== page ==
REALITY: Cryptominer attacks are not replacing ransomware attacks

Don’t expect ransomware attacks to be replaced by a deluge of cryptominer attacks. Wild price fluxuations in the cryptocurrency may not justify the amount that’s required to earn a profit, Rustici said.

“Cryptominers are never going to reach the same level of [ransomware] from a deployment perspectives simply because the monetary payoff for these type of tools is tied to the cryptomarkets,” he said.

While one bitcoin is worth $20,000, for instance, cryptomining makes sense since the necessary work would yield a decent profit. But when bitcoin is trading below $10,000, there’s less of an economic incentive to engage in cryptominer attacks, Rustici said. Cryptominer attacks will be less of a sustained trend and more tied to the fluctuations of the cryptocurrency market.

“The money isn’t there as readily as some of the other things they could be doing with same time and effort,” he said.



Downloading malicious attachments in spear phishing emails and visiting sketchy websites account for many ransomware infections, but bad users aren’t the only ones to blame for these attacks. There’s also been an evolution in how infections are delivered with attackers using more technical techniques like exploit kits.

“They’re using more sophisticated capabilities for delivery mechanisms that ignore the stupid user because as security awareness grows and endpoint protections get better the stupid user becomes a less reliable intrusion vector,” Rustici said.

Attackers started with drive-by downloads and increased the level delivery sophistication of to ensure that ransomware remained a profitable threat. In fact, Rustici pointed out that the number of spear phishing emails and infected webpages decreased last year, in relative terms, as they became less effective delivery methods.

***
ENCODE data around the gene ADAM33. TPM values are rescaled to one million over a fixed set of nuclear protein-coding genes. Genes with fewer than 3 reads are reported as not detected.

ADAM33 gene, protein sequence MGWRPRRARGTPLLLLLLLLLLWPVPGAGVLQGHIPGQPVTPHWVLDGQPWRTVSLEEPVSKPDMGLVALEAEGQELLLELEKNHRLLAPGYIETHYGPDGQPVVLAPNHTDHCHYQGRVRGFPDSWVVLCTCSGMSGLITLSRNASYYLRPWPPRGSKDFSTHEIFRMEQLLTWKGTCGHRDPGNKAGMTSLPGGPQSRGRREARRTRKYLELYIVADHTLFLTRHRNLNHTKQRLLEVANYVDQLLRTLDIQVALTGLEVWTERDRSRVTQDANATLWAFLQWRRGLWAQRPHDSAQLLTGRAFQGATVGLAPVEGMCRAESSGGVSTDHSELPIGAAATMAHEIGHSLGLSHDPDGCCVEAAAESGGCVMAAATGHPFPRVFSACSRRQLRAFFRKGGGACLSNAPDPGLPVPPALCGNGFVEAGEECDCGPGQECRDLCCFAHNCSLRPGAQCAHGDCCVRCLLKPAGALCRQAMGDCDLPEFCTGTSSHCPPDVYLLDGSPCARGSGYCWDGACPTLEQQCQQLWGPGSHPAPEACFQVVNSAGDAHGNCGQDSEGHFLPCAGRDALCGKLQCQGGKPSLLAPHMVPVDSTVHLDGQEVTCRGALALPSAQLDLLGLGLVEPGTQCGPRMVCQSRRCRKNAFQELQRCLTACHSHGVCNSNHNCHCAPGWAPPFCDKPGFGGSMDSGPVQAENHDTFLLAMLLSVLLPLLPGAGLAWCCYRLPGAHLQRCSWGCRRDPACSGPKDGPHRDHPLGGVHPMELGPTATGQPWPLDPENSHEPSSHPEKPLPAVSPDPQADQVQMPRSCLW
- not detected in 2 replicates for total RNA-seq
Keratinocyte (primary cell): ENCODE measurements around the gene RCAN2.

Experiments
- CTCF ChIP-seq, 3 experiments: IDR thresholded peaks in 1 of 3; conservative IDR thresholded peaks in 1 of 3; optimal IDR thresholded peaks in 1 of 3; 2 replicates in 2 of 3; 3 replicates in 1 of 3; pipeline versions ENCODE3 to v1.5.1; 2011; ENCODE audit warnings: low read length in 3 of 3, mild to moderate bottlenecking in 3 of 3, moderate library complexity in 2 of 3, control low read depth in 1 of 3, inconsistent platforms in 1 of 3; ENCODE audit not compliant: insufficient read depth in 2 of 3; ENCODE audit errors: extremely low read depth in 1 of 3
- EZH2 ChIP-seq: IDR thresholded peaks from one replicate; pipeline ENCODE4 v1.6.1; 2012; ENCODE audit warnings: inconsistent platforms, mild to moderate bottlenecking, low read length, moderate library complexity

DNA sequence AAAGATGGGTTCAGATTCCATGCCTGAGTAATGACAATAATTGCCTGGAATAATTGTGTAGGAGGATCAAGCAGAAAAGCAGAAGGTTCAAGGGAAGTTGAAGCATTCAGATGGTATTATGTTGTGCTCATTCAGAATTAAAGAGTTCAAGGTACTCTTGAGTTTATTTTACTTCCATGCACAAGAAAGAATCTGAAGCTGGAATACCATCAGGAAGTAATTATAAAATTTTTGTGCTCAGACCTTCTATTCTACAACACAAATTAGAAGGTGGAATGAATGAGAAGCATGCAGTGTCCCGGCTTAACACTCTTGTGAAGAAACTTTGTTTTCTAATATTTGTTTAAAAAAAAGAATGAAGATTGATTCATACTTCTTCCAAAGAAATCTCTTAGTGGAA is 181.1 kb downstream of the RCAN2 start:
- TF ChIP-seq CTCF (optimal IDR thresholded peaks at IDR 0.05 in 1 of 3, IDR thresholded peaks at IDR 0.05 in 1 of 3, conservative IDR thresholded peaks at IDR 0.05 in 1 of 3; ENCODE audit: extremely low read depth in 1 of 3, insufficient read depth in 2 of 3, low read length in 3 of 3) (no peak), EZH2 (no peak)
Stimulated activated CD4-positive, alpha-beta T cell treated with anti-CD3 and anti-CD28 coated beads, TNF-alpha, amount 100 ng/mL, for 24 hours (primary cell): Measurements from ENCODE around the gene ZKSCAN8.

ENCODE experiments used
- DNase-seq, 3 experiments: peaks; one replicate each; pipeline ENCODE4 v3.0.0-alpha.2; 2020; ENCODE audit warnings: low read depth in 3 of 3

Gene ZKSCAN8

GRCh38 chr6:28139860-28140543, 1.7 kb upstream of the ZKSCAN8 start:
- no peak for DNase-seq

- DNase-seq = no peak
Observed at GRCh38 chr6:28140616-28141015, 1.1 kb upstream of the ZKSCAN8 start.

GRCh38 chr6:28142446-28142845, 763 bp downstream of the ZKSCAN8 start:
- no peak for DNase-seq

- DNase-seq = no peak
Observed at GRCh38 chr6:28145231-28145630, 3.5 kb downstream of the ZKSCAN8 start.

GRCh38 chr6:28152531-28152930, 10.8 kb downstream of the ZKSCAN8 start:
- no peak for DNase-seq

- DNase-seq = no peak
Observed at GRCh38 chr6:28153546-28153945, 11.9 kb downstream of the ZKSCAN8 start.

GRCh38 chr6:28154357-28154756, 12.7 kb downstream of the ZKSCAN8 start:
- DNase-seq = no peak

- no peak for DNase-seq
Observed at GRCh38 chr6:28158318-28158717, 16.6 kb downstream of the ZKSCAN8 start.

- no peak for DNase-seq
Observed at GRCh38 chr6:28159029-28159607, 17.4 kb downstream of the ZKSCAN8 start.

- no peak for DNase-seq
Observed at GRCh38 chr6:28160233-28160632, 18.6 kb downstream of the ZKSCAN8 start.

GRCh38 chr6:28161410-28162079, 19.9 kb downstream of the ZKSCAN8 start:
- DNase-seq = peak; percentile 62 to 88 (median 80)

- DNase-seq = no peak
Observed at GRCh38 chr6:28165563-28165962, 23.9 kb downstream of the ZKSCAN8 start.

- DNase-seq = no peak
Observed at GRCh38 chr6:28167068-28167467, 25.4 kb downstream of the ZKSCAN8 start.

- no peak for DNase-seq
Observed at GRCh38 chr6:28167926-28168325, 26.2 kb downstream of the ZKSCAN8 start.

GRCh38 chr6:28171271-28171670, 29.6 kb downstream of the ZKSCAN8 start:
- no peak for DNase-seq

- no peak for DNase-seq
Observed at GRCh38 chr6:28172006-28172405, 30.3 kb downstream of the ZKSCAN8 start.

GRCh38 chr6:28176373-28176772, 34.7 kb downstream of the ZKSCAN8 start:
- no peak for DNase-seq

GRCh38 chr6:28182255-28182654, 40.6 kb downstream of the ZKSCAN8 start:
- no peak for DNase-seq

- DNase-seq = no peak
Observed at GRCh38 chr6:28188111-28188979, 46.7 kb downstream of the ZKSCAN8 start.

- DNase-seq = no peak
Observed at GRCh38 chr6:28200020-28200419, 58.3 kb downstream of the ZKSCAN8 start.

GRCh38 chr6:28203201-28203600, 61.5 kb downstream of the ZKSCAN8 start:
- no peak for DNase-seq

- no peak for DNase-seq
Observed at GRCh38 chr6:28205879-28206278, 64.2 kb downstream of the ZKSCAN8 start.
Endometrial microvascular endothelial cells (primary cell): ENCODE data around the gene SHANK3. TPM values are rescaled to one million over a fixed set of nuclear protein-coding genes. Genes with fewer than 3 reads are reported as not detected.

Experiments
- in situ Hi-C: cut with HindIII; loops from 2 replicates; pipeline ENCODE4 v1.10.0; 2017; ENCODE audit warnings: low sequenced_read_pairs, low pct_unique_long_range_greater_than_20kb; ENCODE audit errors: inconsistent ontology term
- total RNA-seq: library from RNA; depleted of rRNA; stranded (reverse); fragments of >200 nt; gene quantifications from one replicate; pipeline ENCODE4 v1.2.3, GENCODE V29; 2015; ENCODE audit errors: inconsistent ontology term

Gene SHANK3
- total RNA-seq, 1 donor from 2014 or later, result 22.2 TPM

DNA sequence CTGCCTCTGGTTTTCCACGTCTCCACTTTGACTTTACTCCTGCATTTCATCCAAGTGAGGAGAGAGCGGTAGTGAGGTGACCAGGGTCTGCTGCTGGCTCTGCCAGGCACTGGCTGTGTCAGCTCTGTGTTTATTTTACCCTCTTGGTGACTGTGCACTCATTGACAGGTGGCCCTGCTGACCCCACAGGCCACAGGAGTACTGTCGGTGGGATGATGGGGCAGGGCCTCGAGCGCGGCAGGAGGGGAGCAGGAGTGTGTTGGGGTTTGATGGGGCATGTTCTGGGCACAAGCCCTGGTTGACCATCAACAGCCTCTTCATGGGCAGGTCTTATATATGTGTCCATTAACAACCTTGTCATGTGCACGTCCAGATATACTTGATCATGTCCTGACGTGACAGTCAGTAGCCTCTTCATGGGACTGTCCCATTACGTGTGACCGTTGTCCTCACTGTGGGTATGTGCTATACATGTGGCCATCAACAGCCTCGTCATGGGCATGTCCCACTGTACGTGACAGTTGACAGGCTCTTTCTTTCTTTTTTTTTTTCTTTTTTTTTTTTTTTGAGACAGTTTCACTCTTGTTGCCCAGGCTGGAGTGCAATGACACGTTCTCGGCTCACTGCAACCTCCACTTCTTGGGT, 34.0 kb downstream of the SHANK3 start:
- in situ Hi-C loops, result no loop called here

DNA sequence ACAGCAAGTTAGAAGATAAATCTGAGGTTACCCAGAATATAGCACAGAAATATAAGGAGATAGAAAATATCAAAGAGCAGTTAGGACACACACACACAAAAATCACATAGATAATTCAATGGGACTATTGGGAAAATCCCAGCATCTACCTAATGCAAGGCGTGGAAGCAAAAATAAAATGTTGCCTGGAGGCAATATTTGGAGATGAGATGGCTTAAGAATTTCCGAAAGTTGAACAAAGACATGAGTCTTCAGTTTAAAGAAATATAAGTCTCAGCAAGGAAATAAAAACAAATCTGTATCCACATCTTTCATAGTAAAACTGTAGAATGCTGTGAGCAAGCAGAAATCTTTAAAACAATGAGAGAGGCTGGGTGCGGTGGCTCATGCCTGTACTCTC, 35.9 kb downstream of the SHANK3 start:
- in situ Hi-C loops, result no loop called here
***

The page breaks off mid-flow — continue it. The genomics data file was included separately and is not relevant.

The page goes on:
Expect attackers to adopt more advanced delivery techniques in 2018 as less sophisticated actors stop using ransomware with the malware becoming more difficult to monetize, Rustici said.


Adversaries are likely to adopt a new technique as ransomware joining the ranks of adware, banking Trojans and the stable of other malware that attackers can use. But predicting the next great threat is challenging, Rustici said.

One possibility is data extortion, perhaps as an unintended consequence of the General Data Protection Regulation, he said. Companies that violate GDPR by exposing personal data on E.U. citizens risk hefty fines. Attackers may give companies the option of paying them to not publicly disclose the breach and pilfered data. Paying the attackers to keep quiet could cost companies less than the fine imposed by GDPR. Rustici noted that companies have already engaged in this behavior. Uber, for instance, paid attackers $130,000 in an attempt to conceal a breach.

Attackers only adopt techniques that earn them a profit, making organizations responsible for the success or failure of data extortion campaigns.

“It’s going to be up to private industries to decide if they want to pay and if this becomes a trend. Once [attackers] realize that there’s easy money to be made, they’re going to jump on the bandwagon,” Rustici said.

Ransomware: Down but by no means out

While better endpoint security and shifting economics may mean ransomware is no longer an attacker’s preferred threat, the malware shouldn’t be written off by organizations.

“This isn’t a victory lap. The security industry has done a good job of containing ransomware’s growth, but it’s still out there. We’re seeing a downward trend in its usage and the infections rate but it’s still in the hundreds of thousands.  This isn’t by any means a solved problem. It’s just not growing as exponentially as we thought it would,” Rustici said.

Fred O'Connor
About the Author

Fred O'Connor

Fred is a Senior Content Writer at Cybereason who writes a variety of content including blogs, case studies, ebooks and white papers to help position Cybereason as the market leader in endpoint security products.